the history of AI reminds us: the real world doesn’t resemble chess

the history of AI reminds us


in may 11, 1997, garry kasparov — the russian chess grandmaster — gave the final game against IBM’s deep blue supercomputer. a normal high-level chess game lasts up to four hours, but kasparov gave it up before even an hour was over, after a careless mistake. the machine ‘played like a god,’ he said. this victory provoked reactions from the public; if AI could beat the world’s sharpest chess mind, then what comes next? perhaps computers would soon be able to overpower humans in different fields — something that hasn’t happened, at least so far.

the development began in 1985 at carnegie mellon university under the name chiptest. it then moved to IBM, where it was first renamed ‘deep thought’. and then again in 1989 relabeled ‘deep blue’. to play chess, deep blue could predict a move ahead, calculate possible moves from there, reject the ones that seemed unpromising and go along the profitable routes. and then repeat the process again and again.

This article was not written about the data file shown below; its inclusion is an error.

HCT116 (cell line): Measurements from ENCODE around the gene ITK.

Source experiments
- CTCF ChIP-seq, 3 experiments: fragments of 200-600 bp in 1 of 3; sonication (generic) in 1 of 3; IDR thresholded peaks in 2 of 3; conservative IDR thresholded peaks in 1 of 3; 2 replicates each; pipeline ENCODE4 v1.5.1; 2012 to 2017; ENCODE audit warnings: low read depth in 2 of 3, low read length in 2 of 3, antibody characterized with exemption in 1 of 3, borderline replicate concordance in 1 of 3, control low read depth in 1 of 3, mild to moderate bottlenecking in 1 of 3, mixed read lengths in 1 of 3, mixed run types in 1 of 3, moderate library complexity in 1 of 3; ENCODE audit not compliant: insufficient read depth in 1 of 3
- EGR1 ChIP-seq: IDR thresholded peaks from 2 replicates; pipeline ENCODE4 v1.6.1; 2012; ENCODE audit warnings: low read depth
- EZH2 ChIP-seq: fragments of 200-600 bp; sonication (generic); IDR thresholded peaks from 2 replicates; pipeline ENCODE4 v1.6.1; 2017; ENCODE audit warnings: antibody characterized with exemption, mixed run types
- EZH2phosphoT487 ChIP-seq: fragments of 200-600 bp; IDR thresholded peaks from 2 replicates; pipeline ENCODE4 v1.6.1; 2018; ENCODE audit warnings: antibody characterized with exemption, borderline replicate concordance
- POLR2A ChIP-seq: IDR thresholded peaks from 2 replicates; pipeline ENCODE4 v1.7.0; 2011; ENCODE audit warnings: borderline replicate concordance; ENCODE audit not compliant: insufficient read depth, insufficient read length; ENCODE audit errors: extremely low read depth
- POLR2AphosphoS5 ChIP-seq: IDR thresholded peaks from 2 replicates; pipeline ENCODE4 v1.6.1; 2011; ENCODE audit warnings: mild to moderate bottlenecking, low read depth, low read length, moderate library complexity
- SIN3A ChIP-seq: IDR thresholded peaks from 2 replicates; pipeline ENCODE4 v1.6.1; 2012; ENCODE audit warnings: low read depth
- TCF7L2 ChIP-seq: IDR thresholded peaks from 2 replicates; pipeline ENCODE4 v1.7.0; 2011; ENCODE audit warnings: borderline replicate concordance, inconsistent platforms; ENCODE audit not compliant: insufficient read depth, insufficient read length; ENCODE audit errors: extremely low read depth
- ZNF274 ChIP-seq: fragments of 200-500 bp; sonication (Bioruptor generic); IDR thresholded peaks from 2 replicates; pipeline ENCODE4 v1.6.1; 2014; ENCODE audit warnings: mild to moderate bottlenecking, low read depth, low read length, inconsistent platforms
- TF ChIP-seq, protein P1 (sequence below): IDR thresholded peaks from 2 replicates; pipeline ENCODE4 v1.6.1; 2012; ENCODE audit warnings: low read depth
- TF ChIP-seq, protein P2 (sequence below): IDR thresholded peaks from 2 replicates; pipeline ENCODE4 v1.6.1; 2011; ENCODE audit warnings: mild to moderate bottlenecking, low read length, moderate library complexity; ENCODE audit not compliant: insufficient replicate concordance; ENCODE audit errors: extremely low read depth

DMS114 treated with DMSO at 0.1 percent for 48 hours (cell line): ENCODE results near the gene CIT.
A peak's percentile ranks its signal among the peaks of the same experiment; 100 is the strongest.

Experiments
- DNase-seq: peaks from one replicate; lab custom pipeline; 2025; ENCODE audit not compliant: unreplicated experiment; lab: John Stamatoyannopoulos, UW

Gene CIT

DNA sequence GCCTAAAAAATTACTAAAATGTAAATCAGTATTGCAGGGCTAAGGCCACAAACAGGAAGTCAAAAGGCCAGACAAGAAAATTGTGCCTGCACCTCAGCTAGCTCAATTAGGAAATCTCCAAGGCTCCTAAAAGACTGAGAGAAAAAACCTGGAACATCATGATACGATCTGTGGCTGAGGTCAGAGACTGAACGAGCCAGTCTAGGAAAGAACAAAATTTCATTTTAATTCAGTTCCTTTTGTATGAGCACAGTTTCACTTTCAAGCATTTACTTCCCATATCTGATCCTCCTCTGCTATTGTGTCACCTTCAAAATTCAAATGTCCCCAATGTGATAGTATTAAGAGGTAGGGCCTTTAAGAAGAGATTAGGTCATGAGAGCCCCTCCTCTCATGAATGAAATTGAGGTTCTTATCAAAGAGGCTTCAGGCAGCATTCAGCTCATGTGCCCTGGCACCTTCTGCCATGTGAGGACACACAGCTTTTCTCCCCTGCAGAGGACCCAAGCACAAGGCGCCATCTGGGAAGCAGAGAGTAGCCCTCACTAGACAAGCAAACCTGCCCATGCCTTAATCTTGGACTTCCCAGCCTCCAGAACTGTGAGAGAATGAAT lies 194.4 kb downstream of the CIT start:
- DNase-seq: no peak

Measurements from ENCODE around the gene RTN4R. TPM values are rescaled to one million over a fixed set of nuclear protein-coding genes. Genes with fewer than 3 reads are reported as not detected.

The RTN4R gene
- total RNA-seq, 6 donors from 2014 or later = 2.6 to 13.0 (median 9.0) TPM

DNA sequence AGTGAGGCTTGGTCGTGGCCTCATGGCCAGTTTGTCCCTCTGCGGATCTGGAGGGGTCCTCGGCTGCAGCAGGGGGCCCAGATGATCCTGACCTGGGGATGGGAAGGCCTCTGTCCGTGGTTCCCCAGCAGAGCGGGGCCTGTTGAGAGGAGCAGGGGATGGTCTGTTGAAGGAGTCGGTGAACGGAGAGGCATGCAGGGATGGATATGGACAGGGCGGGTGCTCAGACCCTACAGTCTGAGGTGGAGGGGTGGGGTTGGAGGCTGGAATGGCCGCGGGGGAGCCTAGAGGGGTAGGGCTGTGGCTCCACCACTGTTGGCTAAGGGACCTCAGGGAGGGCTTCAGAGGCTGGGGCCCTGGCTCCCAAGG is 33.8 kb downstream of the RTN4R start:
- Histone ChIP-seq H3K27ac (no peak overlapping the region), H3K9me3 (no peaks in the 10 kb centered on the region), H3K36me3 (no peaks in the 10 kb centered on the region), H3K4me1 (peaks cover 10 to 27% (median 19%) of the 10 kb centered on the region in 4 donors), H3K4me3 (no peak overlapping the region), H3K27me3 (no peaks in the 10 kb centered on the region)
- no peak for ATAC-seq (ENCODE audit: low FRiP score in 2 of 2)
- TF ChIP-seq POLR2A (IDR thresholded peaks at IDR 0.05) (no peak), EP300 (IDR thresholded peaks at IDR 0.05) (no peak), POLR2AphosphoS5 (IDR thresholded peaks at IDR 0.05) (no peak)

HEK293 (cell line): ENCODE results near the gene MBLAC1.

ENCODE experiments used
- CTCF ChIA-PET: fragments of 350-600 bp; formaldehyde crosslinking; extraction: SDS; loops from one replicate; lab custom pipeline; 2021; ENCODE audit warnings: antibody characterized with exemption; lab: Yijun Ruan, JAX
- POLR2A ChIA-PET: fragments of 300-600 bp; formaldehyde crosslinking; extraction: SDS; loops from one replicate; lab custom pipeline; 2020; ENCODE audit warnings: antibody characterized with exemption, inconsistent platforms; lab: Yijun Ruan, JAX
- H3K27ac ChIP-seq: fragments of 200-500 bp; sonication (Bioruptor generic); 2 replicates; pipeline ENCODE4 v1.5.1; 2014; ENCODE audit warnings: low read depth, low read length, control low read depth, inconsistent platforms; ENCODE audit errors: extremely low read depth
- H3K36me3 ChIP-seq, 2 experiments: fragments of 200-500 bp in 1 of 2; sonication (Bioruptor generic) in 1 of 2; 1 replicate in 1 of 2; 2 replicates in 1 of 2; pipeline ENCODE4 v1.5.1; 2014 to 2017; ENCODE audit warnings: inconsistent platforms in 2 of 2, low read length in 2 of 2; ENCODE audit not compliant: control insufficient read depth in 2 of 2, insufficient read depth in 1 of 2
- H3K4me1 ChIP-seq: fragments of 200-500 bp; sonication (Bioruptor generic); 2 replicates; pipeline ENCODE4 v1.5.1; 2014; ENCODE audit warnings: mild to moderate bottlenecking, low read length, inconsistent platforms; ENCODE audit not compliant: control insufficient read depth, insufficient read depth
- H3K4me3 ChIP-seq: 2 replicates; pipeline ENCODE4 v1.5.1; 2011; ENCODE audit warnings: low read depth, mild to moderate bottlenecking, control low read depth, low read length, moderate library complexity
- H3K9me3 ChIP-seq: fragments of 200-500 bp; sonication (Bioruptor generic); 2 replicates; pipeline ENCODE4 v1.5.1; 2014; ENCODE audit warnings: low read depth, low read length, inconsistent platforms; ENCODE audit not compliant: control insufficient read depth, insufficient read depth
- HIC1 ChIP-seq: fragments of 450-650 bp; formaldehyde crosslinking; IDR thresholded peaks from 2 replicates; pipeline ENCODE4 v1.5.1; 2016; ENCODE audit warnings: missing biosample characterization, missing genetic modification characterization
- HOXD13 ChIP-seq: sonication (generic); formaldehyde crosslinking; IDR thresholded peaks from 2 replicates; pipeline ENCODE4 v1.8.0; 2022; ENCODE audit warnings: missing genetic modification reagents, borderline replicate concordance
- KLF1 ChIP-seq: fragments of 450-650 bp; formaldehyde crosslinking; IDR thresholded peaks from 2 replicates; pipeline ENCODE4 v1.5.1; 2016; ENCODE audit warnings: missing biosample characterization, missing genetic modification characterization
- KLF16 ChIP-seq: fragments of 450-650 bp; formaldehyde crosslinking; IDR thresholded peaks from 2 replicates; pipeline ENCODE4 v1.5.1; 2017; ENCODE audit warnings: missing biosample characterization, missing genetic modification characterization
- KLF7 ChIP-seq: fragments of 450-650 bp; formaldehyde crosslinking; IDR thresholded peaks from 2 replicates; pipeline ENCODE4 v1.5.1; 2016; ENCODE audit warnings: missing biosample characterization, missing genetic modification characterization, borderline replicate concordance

in february 1996, IBM thought it was finally ready to face kasparov for the first battle. although deep blue won one game, kasparov won three and took the match. IBM requested a rematch, and its team spent the next year building even faster hardware. in may 1997, kasparov and deep blue met again to repeat the contest. even though the computer was two times faster than before, evaluating 200 million chess moves per second, IBM wasn’t sure about the win. after making a serious blunder early in the game, kasparov was convinced he had no way to win. and then his performance was getting worse, resulting in losing the battle.

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